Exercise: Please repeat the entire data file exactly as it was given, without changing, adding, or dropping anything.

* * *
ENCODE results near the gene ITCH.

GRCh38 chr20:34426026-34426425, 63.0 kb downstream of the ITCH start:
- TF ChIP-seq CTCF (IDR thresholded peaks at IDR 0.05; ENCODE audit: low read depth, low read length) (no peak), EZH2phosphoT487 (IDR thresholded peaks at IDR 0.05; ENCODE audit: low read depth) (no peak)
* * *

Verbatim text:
ENCODE results near the gene ITCH.

GRCh38 chr20:34426026-34426425, 63.0 kb downstream of the ITCH start:
- TF ChIP-seq CTCF (IDR thresholded peaks at IDR 0.05; ENCODE audit: low read depth, low read length) (no peak), EZH2phosphoT487 (IDR thresholded peaks at IDR 0.05; ENCODE audit: low read depth) (no peak)